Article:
For decades, institutional investors have accessed the more mature private credit markets of Europe and North America, with corporate credit investments providing an attractive, defensive pillar to their portfolios. Until recently, similar corporate credit investments in Australia have been difficult for investors to access, dominated by the internal balance sheets of large banks.
These conditions are changing, with the dynamics between banks, borrowers, non-bank lenders and investors evolving to establish this new asset class to become a valuable and defensive tool for use in investor portfolios.
What is corporate credit?
‘Corporate credit’ is the practice of lending to a company, on negotiated terms, in return for an interest rate that is typically set as a margin above the risk free, or bank bills rate. Some exchange traded corporate credit investments are available, such as corporate bonds or hybrid securities but in Australia, the breadth and depth of this market is limited. They are also susceptible to the impacts of general trading conditions on the stock exchange. An alternative is to invest with a manager who can identify, design and implement privately negotiated loans to quality corporate borrowers.
Companies need access to borrowed capital to support growth and efficient returns to their shareholders. Until recently, Australian companies have had few options but to seek this financing from large banks. Non-bank lenders, which in the corporate credit arena are typically specialist credit fund managers, have evolved to provide investor access to privately negotiated corporate loans that can offer stable and attractive, income returns.
How does corporate credit compare to other asset classes?
Corporate credit — particularly unlisted corporate credit — is considered to be ‘defensive’ and quite different to other asset classes.
Typically, a credit investment will benefit from being higher in the capital structure of a company, meaning that a credit investor is entitled to receive a return of capital before equity investors, and can call on assets of a company for repayment of outstanding amounts. These features, along with other elements negotiated by the manager when agreeing loan documentation, provides stronger features for capital preservation than many other investment types.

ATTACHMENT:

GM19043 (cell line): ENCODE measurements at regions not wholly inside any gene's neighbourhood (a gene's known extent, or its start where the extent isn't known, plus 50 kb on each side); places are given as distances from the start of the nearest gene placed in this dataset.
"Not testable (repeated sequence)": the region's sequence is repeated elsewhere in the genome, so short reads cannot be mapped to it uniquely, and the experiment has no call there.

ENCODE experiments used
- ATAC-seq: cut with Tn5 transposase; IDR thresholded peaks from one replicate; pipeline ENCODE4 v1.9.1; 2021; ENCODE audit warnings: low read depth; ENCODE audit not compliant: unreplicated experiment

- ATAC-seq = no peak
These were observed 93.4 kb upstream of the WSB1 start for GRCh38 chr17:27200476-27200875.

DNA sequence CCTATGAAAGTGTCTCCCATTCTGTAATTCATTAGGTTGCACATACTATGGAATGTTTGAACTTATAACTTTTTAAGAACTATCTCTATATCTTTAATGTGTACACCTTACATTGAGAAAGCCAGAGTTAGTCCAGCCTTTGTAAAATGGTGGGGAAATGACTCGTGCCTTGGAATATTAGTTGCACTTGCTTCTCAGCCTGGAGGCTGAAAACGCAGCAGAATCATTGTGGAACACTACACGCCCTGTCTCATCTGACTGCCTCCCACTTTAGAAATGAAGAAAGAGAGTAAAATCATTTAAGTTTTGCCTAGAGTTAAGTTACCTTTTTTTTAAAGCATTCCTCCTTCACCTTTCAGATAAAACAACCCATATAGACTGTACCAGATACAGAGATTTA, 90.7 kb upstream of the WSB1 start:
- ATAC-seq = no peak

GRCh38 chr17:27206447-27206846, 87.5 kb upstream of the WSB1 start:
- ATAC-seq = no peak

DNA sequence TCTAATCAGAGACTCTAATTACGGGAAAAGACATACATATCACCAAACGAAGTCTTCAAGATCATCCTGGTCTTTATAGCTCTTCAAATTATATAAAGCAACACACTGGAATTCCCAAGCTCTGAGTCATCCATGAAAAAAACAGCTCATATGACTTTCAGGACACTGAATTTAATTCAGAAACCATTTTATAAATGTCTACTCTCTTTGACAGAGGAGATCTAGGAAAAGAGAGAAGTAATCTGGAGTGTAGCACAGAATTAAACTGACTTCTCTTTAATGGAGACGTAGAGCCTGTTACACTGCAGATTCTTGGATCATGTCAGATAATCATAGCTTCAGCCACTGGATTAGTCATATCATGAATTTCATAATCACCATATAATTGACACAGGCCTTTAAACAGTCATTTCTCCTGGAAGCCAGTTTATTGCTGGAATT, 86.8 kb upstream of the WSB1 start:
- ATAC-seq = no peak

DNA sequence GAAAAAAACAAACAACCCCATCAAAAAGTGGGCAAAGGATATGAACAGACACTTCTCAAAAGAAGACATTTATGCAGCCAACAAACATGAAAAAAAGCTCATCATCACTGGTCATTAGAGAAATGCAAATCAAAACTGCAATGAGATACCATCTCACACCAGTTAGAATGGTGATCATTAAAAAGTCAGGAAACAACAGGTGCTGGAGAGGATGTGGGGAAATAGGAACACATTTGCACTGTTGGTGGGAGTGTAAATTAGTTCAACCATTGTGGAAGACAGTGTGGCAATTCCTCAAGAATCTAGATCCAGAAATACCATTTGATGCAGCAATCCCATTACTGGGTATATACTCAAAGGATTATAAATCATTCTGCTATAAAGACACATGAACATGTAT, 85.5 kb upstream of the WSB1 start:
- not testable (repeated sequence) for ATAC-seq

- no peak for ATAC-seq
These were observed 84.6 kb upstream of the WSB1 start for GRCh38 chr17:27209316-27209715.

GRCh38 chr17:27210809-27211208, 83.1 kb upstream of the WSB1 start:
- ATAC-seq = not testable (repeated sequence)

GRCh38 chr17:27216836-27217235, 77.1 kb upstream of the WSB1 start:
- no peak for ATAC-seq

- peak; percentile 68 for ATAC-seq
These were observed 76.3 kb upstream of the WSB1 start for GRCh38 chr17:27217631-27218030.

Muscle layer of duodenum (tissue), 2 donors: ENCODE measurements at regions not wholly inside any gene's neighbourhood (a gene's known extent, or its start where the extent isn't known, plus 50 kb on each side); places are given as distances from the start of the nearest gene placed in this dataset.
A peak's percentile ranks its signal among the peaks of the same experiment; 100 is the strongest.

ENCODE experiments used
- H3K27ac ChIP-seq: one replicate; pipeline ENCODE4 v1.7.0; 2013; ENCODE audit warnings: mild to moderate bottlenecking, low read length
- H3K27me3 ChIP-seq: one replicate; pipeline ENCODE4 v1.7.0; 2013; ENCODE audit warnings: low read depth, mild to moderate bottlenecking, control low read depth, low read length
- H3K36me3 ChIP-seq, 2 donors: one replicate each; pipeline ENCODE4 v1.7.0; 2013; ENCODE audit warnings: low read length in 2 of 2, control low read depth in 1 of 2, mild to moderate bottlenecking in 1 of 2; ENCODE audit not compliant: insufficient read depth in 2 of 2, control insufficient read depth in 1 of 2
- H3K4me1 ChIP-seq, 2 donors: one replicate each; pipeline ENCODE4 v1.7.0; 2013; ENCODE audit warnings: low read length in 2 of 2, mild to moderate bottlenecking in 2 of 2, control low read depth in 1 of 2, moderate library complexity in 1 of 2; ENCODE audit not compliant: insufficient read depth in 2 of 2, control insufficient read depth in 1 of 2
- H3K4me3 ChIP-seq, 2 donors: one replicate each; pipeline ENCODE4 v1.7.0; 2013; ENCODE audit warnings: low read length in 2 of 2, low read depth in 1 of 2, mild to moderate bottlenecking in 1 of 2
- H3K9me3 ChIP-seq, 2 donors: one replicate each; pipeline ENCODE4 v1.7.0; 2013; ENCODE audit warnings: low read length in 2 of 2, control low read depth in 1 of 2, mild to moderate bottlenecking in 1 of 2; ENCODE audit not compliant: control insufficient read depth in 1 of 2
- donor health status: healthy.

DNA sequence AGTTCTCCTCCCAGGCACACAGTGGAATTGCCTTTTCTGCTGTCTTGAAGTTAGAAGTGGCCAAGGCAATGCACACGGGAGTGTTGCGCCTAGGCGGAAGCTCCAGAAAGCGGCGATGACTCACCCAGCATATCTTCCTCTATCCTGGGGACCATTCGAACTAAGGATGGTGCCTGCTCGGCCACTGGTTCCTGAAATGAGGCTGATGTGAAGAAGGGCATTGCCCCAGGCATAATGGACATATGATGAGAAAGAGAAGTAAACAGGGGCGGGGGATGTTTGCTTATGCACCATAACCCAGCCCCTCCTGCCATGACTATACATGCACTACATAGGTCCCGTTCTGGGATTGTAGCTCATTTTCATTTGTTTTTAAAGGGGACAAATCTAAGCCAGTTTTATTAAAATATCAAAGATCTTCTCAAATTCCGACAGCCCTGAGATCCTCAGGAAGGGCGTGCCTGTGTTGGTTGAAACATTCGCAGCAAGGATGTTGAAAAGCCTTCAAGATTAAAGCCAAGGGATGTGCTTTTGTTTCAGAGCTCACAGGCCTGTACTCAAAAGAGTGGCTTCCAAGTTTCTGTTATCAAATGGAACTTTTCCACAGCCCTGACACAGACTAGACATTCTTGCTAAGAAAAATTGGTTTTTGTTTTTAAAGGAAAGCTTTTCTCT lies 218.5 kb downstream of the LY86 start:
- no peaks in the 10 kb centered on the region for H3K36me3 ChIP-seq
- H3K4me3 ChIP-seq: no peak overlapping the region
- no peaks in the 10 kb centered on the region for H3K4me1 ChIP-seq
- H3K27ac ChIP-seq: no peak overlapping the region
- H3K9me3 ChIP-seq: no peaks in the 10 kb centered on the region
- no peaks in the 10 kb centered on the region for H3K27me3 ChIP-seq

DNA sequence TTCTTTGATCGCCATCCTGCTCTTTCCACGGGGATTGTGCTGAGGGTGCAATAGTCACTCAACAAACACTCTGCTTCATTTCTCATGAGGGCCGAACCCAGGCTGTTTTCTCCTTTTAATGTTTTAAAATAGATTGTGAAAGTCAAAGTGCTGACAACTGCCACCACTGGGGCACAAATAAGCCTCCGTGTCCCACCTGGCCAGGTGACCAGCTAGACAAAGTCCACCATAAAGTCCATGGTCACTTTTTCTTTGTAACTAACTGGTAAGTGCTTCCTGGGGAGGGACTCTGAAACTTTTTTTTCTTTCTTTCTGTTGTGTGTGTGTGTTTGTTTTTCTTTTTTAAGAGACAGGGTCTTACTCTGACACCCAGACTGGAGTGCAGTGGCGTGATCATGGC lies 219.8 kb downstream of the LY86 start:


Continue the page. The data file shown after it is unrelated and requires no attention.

Further, private loans are not traded on a market, which means that their value doesn’t fluctuate during the course of a loan. In return for lending capital, investors receive a contractually agreed interest rate, normally set as a margin over the Australian bank bills index. The size of the margin over bank bills will vary, depending on how ‘secure’ the loan is considered to be and the quality of the borrower’s business. A credit manager will negotiate this rate to achieve an attractive return to their investors for the risk taken, while also working to ensure the borrower is well positioned to pay not only the interest but repay the loan in full when due.
Why is it considered ‘defensive’?
Private corporate credit investments are considered ‘defensive’ because:
- Capital is preserved by the requirement for companies to pay creditors ahead of shareholders, so borrowers have greater rights if a company faces difficulty.
- Interest due on a loan is contractual – a company must meet its financing obligations or there will be legal consequences.
- Interest rates are typically set as a margin over Australian bank bills. This typically provides investors with a premium to compensate for the risk profile of the loan and also the less liquid nature of the investment. Importantly, as a floating rate loan, corporate credit investments will deliver higher income as interest rates or inflation rises, protecting investor portfolios through a range of conditions.
With the market for Australian credit evolving, not all private credit investments will be reliable ones. Successful credit investing requires careful borrower selection and loan negotiation to protect capital and ensure a fair return for risk taken. Decades of experience through market cycles is required and only expert assessment of many opportunities can achieve a complementary and robust portfolio to meet investors’ needs.